All eyes are on the electric vehicle (EV) shift that’s happening right now and impacting car dealers across the nation. CDK Global has recently released findings from a survey that found significant challenges and opportunities that the auto industry must address to get to a future where all cars are electric. We’re joined by Dave Thomas, the Automotive Industry Analyst at CDK Global, to discuss the findings of CDK Global’s The Charged Truth About Electric Vehicles.
Many look forward to the EV future, a massive topic in the industry. CDK Global reached out to over a thousand auto consumers and EV-exclusive buyers while figuring out where the dealer fits in the situation.
Thomas was surprised at the results––while the EV car driver adores their experience and vehicle, 46% of shoppers are not even considering going electric when shopping for a new vehicle, inciting some uncertainty among auto dealers.
“You might be a little hesitant to go all in,” Thomas says, “so you lease, but only 8% of EV buyers actually leased.” The tech is why people love EVs, not necessarily eco-friendliness, to some disappointment.
When asked what dealers should do in this situation to keep customers happy and stay three steps ahead, Thomas said the dealer mentality will always be necessary. Try not to think of a 5-year plan as a 5-year plan but rather as a 15-year plan. The all-EV shift may not be 100% complete until 2040. This is because there’s still some technology (such as an EV mini-van) that isn’t available at the moment. Thinking long-term would be a saving grace.
Thomas also recommends that dealers “know their area” and have a map of what to do and questions to answer regarding EVs.
The concern for the all-EV future is slightly over 30%, and excitement is 50%. The US sells so many ICE cars a year that it would take some time for the eclectic vehicles to reign supreme.
For insight, we can’t look at EV markets in Europe or China because it’s an entirely different economic situation than the US Americans simply have a closer relationship with their cars.
Over 300 million ICE vehicles are still on the road, setting the stage for multiple years of selling, reselling, leasing, and more. Any change at all will not be immediate. ICE owners may be servicing their cars well into the 2050s.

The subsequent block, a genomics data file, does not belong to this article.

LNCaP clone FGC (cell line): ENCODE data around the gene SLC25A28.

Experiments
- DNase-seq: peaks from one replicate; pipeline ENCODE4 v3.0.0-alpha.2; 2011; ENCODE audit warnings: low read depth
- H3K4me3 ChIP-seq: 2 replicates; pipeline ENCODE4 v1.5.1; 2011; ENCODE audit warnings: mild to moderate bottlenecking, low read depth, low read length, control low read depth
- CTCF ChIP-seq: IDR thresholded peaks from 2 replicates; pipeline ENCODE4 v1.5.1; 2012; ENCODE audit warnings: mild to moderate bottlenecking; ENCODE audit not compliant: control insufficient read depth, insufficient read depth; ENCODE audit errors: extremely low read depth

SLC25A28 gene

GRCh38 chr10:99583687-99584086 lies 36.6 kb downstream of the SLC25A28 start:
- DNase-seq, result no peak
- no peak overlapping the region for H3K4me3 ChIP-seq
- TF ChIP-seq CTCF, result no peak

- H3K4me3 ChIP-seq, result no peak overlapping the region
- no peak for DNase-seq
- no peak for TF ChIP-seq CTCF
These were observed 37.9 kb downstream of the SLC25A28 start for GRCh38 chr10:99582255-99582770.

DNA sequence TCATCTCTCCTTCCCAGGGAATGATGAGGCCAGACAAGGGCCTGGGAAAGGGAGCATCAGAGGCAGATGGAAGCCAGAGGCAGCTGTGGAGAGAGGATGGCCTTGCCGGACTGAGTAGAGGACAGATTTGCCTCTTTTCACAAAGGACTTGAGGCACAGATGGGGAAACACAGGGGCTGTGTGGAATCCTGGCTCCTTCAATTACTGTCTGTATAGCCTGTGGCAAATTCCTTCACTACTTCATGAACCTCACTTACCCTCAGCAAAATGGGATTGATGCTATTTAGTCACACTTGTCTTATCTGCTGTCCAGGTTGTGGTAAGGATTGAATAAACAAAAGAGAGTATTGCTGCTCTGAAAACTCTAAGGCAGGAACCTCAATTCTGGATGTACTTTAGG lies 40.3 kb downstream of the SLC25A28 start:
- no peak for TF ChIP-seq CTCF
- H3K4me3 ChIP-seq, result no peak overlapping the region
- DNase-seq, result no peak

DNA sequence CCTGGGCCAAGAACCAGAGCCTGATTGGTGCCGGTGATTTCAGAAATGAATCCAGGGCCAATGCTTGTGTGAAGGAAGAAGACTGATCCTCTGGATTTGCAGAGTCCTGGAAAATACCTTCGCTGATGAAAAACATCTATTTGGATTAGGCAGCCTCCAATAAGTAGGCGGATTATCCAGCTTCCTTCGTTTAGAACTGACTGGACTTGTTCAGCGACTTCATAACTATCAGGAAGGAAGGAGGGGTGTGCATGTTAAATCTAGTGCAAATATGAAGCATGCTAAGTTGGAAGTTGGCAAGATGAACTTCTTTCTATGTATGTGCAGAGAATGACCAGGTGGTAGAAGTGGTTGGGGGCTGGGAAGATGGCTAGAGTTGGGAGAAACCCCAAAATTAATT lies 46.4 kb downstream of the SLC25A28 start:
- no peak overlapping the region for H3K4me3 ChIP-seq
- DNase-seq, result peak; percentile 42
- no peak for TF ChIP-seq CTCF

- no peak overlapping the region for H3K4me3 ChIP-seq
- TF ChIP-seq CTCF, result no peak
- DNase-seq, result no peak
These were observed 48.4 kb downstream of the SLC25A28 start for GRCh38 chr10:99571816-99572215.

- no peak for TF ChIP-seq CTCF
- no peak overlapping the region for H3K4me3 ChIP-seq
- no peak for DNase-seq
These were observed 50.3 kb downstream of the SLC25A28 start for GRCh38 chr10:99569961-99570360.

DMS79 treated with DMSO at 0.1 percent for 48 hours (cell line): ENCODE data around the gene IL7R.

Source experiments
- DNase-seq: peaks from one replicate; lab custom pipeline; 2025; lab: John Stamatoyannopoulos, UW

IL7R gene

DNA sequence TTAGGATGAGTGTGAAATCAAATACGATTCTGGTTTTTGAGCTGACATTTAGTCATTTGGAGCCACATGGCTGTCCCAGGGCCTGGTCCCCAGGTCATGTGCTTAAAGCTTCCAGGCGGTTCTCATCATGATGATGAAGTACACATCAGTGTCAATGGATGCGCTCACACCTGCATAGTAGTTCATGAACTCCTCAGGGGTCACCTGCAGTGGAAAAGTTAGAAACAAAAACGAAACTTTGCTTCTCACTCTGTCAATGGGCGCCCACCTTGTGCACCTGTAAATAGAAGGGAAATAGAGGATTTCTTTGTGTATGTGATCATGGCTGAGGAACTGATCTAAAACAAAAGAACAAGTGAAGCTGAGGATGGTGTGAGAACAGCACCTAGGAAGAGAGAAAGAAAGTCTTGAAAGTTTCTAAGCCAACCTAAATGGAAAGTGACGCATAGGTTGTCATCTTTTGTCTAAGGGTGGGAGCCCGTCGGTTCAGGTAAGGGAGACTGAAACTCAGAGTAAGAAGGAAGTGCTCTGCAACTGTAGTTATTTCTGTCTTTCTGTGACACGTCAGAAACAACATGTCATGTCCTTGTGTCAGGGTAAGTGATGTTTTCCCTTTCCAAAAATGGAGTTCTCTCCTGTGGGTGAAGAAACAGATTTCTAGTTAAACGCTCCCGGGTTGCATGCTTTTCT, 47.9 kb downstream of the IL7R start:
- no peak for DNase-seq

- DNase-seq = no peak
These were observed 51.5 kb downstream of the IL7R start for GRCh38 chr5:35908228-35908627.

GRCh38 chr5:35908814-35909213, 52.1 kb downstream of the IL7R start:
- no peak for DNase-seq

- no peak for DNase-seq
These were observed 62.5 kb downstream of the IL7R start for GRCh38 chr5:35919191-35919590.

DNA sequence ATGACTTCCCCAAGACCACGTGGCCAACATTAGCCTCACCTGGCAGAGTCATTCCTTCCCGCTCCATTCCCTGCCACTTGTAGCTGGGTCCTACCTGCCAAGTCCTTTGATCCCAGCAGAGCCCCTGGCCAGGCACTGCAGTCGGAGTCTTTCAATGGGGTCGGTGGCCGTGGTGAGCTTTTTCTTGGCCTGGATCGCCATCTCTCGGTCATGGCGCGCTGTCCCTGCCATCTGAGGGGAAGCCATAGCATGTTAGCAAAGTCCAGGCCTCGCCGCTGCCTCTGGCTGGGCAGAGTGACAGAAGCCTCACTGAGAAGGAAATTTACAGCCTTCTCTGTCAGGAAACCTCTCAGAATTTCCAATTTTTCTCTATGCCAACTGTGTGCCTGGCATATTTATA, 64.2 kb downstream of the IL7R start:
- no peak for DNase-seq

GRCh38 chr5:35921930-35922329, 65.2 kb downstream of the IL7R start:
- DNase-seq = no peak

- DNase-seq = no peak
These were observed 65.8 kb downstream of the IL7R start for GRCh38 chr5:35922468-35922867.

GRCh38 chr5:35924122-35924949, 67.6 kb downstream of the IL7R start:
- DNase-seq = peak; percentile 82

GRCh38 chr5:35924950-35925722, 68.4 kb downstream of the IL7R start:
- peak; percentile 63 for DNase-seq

Professionals show some concern––with EVs being so technologically-advanced, repair shops may be wielding laptops rather than toolboxes. It’s already tough to hire techs in the auto industry, which brings a new set of problems.
But there’s always a positive side: Four out of five EV car owners want their dealer to service the vehicle. Dealers can gain consumer trust by researching EVs and keeping up with trends and challenges.
Anchor Jim Fitzpatrick explained how a dealer likened this change to the wave of computers decades ago––just like today, where drivers are concerned about EV distance and mileage, consumers are worried about dial-up. We’ve gone from dial-up to having smartphones and internet in the palms of our hands in about a decade.
As Thomas explains, transformation is always possible, but it’s also important to consider how a computer is different from a vehicle. “We’re used to replacing a computer every four years, and it’s triple that for a car,” saying something that sits on our desk is a little different than an EV.
But dealers are resilient, and most have a great outlook, which is often lost in the conversation. Average Americans may not even know their own cars inside and out, but they do know their lifestyle and how it will change.
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